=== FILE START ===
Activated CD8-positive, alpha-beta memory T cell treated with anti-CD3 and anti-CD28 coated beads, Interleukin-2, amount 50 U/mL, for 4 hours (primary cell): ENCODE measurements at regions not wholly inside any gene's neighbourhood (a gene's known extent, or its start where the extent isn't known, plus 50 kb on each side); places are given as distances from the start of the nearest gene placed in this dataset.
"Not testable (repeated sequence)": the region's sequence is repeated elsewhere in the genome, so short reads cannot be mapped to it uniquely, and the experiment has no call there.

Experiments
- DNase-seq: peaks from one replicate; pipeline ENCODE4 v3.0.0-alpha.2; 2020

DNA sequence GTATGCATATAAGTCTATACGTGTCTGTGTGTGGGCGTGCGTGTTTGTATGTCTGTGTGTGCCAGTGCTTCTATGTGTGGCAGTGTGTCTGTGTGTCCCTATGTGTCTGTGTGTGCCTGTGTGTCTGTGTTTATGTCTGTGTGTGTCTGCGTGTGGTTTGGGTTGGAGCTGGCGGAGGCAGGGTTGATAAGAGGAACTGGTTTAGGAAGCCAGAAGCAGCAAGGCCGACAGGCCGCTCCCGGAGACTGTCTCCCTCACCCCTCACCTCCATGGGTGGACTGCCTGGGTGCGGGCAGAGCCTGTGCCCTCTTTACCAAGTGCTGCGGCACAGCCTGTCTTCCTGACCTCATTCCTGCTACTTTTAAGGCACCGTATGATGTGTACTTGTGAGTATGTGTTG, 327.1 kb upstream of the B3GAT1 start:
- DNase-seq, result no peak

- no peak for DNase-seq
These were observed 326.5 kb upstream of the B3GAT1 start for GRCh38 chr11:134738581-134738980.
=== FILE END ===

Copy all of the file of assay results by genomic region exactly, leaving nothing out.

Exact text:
Activated CD8-positive, alpha-beta memory T cell treated with anti-CD3 and anti-CD28 coated beads, Interleukin-2, amount 50 U/mL, for 4 hours (primary cell): ENCODE measurements at regions not wholly inside any gene's neighbourhood (a gene's known extent, or its start where the extent isn't known, plus 50 kb on each side); places are given as distances from the start of the nearest gene placed in this dataset.
"Not testable (repeated sequence)": the region's sequence is repeated elsewhere in the genome, so short reads cannot be mapped to it uniquely, and the experiment has no call there.

Experiments
- DNase-seq: peaks from one replicate; pipeline ENCODE4 v3.0.0-alpha.2; 2020

DNA sequence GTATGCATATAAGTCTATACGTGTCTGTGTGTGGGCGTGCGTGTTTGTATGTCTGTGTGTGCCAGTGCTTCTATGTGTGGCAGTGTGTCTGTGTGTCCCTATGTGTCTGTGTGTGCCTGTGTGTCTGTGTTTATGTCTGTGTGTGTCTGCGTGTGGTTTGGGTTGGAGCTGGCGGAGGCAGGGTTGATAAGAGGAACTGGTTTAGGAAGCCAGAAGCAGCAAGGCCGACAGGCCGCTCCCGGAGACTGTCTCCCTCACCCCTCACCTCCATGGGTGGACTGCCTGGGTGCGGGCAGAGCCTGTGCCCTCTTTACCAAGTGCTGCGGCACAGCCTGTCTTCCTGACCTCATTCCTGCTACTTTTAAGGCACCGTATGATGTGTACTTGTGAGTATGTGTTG, 327.1 kb upstream of the B3GAT1 start:
- DNase-seq, result no peak

- no peak for DNase-seq
These were observed 326.5 kb upstream of the B3GAT1 start for GRCh38 chr11:134738581-134738980.